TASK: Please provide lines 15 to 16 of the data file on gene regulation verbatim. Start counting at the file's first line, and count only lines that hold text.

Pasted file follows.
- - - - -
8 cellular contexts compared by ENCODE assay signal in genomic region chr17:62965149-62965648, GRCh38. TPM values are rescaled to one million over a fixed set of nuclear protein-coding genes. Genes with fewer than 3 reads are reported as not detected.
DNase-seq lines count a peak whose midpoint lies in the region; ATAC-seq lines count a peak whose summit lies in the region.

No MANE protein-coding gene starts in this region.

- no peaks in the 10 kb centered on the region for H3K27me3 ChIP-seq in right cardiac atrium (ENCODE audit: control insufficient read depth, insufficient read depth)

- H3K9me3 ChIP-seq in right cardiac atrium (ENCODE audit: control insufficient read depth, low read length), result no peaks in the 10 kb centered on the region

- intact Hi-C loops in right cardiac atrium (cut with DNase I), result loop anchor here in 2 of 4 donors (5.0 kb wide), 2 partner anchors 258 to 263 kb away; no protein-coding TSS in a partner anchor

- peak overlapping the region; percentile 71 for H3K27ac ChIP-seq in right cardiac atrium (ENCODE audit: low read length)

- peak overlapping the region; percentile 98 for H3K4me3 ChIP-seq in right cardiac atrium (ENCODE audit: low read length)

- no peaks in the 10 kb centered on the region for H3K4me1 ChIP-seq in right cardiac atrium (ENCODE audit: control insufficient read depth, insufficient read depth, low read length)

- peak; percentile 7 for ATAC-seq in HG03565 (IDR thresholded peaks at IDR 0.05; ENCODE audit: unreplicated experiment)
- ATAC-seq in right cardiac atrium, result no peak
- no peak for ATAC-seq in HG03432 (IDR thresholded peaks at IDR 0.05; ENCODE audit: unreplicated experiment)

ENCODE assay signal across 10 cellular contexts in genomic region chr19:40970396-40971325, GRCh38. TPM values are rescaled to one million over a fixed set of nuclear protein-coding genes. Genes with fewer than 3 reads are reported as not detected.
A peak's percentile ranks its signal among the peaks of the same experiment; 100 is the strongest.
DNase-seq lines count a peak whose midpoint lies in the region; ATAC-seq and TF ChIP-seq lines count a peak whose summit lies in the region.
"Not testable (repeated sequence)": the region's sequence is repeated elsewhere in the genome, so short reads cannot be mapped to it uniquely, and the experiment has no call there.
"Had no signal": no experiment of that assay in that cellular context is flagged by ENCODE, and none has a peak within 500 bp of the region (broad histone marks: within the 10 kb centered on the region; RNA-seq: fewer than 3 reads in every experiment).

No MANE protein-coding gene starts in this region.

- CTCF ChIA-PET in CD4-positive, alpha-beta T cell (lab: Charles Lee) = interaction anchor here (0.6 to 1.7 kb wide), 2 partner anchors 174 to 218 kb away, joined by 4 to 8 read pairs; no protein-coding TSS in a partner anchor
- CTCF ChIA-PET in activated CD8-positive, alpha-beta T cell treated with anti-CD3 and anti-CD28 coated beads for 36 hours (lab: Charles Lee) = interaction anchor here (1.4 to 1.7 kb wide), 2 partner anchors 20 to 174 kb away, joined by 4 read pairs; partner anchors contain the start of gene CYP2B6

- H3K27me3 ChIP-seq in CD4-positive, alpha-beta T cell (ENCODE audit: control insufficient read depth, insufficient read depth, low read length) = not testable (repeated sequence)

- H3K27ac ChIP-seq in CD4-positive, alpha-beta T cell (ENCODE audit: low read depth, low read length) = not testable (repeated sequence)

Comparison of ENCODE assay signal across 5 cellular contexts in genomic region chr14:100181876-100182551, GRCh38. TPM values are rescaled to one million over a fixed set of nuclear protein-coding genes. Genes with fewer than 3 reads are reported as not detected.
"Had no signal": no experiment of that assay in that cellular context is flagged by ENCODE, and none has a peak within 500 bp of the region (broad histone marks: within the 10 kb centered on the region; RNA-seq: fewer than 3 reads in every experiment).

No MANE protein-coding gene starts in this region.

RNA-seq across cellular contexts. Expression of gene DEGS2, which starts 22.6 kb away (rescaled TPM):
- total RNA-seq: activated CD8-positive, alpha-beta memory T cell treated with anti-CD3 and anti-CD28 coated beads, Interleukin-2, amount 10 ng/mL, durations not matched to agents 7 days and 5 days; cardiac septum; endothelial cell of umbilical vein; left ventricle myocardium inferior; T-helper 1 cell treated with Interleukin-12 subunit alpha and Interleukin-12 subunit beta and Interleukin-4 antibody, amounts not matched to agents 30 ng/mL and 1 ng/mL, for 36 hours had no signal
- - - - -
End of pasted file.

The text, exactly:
DNase-seq lines count a peak whose midpoint lies in the region; ATAC-seq and TF ChIP-seq lines count a peak whose summit lies in the region.
"Not testable (repeated sequence)": the region's sequence is repeated elsewhere in the genome, so short reads cannot be mapped to it uniquely, and the experiment has no call there.